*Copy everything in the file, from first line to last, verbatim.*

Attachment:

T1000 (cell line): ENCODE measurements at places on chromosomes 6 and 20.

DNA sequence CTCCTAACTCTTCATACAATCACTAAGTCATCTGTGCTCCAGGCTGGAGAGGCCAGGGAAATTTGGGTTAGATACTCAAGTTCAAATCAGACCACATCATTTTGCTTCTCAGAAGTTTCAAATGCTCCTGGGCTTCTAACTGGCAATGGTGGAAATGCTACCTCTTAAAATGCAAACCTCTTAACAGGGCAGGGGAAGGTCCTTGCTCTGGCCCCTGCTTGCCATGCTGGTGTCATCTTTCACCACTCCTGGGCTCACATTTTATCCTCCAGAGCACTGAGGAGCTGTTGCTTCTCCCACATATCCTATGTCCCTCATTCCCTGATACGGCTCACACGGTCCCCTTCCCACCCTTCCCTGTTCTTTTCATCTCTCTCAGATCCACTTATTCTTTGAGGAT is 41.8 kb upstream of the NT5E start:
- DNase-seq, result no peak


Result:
T1000 (cell line): ENCODE measurements at places on chromosomes 6 and 20.

DNA sequence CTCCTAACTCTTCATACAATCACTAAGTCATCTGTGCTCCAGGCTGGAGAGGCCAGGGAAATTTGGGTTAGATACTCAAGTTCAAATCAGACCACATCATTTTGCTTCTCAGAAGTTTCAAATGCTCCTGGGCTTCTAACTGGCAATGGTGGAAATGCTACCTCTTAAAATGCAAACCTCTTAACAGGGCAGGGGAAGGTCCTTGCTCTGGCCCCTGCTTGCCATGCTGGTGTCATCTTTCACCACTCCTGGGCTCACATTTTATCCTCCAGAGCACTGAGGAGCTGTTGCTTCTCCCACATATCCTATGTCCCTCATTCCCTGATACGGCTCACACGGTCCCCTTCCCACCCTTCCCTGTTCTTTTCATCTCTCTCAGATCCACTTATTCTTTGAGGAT is 41.8 kb upstream of the NT5E start:
- DNase-seq, result no peak